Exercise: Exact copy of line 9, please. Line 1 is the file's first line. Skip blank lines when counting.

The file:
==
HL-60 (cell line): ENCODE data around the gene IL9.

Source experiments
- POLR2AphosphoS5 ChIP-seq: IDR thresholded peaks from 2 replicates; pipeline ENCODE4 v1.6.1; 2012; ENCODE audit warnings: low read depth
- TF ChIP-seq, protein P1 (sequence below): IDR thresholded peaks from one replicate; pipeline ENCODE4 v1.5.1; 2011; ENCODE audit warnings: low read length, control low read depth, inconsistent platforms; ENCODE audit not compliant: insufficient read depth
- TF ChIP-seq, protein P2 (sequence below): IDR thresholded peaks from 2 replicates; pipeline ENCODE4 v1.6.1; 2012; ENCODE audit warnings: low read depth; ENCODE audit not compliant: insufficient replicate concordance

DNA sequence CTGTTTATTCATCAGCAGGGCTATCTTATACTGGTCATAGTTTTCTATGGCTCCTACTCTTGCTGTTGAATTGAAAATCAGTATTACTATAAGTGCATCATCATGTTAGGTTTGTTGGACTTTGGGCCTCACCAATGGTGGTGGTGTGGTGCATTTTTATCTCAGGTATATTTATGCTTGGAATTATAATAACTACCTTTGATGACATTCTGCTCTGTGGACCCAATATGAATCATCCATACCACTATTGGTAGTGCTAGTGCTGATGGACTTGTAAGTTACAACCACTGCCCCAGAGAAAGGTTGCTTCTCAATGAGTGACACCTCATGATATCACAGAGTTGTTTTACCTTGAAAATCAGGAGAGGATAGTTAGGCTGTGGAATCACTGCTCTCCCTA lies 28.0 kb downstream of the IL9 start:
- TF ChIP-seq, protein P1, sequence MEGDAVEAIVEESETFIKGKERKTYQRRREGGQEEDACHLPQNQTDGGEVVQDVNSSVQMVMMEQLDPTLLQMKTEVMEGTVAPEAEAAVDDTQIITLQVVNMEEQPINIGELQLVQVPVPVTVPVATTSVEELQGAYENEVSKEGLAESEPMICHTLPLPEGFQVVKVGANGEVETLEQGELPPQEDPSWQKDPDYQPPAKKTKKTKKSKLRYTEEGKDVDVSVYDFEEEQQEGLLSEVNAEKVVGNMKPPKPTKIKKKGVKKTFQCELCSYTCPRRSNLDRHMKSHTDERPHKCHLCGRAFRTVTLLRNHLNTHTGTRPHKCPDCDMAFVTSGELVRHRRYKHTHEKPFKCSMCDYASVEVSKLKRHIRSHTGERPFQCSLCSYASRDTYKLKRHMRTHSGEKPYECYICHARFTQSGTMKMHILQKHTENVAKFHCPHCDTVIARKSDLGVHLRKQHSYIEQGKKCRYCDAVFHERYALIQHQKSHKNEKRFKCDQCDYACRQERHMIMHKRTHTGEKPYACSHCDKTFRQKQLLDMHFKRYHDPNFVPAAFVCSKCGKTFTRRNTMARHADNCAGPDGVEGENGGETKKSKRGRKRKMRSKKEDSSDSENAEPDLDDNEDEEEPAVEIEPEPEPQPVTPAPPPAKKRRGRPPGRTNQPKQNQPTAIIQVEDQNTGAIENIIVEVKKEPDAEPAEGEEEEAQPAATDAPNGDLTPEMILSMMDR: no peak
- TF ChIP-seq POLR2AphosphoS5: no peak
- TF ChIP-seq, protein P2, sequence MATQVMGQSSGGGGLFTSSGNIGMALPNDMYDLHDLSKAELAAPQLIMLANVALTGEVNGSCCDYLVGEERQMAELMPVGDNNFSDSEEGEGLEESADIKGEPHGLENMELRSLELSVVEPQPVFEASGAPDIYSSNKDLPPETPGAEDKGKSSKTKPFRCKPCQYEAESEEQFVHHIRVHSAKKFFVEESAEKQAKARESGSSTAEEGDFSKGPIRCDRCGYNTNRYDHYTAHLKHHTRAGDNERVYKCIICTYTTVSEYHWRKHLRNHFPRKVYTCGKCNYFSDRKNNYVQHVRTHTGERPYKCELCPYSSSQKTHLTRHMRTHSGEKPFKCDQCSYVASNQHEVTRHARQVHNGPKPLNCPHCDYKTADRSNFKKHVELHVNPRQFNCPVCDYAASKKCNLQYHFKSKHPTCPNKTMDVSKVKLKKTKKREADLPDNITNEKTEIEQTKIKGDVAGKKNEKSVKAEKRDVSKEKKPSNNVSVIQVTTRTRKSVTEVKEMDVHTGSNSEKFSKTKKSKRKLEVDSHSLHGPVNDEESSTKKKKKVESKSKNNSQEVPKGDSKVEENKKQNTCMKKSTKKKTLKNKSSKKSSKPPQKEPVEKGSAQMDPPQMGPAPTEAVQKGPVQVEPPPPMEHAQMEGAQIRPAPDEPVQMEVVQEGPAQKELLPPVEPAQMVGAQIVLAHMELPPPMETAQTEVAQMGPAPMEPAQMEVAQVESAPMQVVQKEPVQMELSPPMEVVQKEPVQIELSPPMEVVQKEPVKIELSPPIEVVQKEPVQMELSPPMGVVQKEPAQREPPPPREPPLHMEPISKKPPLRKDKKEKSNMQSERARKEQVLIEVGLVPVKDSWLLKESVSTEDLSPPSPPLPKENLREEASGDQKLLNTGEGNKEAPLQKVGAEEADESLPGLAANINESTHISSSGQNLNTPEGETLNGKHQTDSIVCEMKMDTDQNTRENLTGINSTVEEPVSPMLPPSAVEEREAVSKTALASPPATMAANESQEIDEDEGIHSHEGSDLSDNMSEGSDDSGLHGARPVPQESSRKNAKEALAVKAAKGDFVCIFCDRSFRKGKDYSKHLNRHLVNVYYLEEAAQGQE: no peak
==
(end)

- TF ChIP-seq, protein P2, sequence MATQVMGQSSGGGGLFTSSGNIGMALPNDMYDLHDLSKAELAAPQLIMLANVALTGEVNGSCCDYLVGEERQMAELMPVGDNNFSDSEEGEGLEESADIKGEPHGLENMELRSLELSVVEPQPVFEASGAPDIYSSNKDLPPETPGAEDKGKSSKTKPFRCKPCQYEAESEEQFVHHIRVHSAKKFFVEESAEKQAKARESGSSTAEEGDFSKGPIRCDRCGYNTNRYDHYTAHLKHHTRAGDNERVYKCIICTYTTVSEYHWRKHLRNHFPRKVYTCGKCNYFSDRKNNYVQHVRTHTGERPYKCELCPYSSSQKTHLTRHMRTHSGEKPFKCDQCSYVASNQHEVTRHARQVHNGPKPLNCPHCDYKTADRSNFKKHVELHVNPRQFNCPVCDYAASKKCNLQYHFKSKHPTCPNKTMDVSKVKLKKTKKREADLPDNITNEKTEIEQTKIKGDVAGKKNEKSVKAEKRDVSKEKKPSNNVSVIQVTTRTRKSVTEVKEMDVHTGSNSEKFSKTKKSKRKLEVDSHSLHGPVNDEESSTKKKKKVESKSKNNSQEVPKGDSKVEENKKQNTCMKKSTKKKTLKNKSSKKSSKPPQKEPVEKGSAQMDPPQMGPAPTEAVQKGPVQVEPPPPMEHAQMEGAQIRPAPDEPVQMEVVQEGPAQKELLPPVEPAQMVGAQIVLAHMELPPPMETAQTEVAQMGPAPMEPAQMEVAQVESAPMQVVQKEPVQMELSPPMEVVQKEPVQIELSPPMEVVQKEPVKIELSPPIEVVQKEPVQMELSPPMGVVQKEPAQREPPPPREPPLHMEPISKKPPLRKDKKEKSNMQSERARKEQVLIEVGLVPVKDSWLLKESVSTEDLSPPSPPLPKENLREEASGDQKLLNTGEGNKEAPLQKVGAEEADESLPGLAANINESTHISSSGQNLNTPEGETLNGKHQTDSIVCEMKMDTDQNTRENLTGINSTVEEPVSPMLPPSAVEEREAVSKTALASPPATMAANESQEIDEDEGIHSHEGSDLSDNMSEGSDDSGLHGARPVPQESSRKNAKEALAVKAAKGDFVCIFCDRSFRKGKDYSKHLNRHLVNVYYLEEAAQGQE: no peak